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Trends in the School Lunch Program: Changes in Selection, Nutrition & Health (WP-23-18)

Therese Bonomo and Diane Whitmore Schanzenbach

There has been significant media attention on the issue of childhood obesity, leading policymakers to reform the National School Lunch Program (NSLP) to include stricter nutritional requirements. The researchers use data on school lunch menus to document improvements in the nutritional quality of school meals between 1991 and 2010. They then evaluate how this change in nutritional content maps into obesity outcomes, using panel data on a nationally representative cohort of children, tracking them from kindergarten entry in fall 2010 through the end of fifth grade in spring 2016. They find little evidence that participation in the school lunch program leads to weight gain, as measured by changes in obesity, overweight, and BMI. These results suggest that improvements in the nutritional content of school lunches have been largely successful in reversing the previously negative relationship between school lunches and childhood obesity. Unrelated to school lunch participation, the authors find a strong relationship between mother’s obesity status and both the level and growth of children’s obesity, especially for girls and among high-SES families.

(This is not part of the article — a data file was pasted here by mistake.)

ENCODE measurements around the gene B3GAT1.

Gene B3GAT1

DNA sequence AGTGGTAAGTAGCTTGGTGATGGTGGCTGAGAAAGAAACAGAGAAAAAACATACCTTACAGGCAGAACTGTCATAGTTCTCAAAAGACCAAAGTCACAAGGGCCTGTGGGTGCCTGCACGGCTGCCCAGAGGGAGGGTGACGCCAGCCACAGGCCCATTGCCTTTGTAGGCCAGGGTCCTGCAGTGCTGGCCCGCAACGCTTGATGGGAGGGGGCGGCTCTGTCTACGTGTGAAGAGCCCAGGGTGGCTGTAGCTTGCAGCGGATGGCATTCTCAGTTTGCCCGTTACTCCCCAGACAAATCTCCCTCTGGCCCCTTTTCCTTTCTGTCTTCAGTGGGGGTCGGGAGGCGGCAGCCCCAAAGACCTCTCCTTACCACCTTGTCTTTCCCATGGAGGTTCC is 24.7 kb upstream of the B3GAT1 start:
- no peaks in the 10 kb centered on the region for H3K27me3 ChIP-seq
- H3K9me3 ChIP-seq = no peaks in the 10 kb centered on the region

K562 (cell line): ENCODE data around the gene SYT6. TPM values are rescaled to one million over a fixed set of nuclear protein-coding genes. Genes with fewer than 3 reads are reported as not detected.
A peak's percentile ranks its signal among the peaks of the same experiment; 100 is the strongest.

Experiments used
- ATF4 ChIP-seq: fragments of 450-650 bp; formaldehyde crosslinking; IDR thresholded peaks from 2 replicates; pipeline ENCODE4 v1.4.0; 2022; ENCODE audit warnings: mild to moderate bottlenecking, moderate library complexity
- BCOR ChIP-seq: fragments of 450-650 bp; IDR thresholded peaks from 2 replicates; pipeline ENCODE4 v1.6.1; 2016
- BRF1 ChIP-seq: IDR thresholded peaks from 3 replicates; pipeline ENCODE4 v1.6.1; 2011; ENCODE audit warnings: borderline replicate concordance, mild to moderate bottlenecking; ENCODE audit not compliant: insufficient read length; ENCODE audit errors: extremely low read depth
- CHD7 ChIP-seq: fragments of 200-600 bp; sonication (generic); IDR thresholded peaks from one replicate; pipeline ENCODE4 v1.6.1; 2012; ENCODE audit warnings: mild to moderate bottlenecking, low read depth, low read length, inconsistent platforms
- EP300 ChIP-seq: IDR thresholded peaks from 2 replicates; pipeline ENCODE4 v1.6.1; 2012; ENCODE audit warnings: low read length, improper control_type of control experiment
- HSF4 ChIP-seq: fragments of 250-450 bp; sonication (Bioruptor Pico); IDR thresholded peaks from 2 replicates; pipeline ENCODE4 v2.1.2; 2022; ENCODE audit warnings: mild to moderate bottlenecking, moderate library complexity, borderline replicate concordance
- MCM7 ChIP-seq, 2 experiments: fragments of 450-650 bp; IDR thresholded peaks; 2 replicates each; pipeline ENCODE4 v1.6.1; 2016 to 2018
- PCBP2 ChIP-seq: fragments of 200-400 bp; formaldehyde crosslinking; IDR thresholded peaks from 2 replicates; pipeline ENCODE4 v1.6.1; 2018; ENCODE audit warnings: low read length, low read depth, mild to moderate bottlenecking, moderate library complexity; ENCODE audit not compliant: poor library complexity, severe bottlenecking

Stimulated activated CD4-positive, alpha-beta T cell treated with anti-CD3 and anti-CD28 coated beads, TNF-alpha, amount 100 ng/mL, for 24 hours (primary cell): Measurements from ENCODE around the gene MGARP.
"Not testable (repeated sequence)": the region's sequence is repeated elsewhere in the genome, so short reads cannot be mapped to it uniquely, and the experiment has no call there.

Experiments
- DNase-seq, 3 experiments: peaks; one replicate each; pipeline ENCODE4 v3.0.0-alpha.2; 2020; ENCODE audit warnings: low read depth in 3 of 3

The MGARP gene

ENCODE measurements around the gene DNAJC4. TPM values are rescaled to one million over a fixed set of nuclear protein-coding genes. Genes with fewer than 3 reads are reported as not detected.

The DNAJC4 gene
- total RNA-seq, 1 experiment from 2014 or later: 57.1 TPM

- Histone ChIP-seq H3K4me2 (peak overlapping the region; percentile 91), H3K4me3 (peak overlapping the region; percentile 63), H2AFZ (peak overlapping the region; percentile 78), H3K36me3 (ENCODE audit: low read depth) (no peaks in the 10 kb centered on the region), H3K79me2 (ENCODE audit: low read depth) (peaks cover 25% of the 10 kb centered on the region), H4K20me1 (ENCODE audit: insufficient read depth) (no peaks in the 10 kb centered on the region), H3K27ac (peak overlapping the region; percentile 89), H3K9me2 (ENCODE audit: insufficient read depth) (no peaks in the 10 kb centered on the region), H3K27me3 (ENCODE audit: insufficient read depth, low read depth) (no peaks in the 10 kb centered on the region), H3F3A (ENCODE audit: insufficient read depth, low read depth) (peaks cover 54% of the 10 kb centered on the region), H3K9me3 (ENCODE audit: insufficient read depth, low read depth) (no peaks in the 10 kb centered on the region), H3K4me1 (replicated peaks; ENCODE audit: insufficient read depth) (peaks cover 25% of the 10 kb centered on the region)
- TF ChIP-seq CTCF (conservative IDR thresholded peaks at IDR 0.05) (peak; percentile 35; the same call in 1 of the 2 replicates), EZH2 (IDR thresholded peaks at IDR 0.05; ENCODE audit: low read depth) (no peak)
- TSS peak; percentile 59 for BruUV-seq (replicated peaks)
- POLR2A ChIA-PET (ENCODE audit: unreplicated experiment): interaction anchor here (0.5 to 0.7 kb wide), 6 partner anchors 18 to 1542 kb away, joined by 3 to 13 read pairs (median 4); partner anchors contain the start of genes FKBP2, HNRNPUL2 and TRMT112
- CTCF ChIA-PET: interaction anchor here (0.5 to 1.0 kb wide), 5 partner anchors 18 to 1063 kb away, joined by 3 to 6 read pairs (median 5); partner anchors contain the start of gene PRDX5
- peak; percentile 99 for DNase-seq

Therese Bonomo, Department of Economics and IPR, Northwestern University

Diane Whitmore Schanzenbach, Margaret Walker Alexander Professor of Human Development and Social Policy and IPR Director and Fellow, Northwestern University

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